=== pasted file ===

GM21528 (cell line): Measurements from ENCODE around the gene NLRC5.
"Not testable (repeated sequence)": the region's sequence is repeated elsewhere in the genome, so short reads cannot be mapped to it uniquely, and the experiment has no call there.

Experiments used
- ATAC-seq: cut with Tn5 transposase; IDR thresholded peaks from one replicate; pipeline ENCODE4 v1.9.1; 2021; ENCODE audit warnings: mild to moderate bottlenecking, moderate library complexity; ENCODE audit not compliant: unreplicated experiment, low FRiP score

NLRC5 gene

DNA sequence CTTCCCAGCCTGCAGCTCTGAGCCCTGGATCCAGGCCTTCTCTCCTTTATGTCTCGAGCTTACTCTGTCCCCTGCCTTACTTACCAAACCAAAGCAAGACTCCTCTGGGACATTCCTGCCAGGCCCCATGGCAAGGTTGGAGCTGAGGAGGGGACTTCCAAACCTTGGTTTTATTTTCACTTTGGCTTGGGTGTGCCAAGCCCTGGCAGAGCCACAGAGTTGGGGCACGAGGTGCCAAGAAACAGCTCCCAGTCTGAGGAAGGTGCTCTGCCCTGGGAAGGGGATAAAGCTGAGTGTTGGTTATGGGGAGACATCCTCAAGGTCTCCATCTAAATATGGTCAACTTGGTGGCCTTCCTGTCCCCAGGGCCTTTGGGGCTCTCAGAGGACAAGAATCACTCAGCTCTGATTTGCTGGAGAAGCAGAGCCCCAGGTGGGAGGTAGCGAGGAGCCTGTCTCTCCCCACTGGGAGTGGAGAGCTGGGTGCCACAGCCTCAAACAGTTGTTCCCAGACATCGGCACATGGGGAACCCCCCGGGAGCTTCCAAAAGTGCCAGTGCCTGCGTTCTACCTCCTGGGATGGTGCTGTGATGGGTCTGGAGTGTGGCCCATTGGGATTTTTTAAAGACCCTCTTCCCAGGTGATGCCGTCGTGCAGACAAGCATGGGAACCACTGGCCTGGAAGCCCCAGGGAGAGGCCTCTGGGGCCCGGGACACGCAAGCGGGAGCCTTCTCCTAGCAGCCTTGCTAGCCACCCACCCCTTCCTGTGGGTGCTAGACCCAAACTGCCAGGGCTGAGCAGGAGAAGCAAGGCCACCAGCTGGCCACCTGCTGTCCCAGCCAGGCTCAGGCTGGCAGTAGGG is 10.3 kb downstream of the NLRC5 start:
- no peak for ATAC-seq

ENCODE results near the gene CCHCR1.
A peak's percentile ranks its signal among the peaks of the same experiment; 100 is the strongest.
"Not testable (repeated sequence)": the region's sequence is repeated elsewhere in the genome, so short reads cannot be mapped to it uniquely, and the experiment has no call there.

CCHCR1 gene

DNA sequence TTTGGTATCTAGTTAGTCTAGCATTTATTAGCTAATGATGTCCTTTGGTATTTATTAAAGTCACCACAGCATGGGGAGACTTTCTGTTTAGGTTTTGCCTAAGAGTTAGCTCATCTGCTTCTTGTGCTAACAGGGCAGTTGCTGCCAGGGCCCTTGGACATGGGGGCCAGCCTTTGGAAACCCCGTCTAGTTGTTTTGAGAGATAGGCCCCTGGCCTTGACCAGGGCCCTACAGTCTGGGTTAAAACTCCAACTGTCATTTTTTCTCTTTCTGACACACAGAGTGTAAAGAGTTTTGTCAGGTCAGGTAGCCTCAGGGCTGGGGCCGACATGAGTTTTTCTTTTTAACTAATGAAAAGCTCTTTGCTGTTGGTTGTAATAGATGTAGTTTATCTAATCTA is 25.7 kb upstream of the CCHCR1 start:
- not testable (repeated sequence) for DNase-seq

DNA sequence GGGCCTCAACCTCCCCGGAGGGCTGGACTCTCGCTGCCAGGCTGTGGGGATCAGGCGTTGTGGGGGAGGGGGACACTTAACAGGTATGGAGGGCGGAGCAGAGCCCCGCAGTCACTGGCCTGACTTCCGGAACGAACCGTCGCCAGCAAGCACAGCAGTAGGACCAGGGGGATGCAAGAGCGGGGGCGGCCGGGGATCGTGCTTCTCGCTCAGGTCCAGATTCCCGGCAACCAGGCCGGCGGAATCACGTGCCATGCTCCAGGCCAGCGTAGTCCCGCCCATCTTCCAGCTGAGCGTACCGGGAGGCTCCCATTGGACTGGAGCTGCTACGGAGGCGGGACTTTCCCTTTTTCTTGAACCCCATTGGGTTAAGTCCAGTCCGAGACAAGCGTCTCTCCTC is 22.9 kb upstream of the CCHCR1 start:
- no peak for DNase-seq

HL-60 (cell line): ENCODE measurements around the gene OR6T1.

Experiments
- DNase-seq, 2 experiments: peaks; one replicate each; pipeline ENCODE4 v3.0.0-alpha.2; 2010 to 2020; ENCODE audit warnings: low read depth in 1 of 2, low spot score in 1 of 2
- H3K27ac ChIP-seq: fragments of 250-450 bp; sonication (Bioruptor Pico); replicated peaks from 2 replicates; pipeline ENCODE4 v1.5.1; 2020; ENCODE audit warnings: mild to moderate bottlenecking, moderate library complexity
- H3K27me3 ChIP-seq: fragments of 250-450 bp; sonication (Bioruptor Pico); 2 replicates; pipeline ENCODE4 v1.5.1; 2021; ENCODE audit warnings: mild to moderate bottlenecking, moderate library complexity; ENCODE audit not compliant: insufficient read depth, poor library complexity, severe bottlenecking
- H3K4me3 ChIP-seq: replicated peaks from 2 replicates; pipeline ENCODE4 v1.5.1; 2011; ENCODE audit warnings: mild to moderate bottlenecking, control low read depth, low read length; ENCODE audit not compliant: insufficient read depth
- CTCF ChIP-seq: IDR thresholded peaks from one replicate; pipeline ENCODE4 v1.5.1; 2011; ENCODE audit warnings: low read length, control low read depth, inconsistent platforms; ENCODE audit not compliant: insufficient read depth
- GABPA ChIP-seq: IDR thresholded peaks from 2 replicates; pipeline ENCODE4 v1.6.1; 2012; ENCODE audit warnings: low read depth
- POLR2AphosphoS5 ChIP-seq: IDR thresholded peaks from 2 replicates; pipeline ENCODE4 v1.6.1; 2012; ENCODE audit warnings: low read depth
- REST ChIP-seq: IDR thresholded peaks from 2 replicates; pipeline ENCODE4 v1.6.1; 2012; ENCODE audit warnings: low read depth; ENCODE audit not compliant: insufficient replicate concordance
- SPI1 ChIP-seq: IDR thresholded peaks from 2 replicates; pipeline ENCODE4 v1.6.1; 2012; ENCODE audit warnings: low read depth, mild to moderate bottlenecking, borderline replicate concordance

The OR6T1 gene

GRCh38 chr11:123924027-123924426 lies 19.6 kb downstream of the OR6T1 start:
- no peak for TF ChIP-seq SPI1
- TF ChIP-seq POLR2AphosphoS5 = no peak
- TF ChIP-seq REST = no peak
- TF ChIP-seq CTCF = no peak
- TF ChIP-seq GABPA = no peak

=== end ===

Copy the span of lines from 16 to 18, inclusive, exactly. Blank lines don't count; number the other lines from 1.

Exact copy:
HL-60 (cell line): ENCODE measurements around the gene OR6T1.

Experiments
- DNase-seq, 2 experiments: peaks; one replicate each; pipeline ENCODE4 v3.0.0-alpha.2; 2010 to 2020; ENCODE audit warnings: low read depth in 1 of 2, low spot score in 1 of 2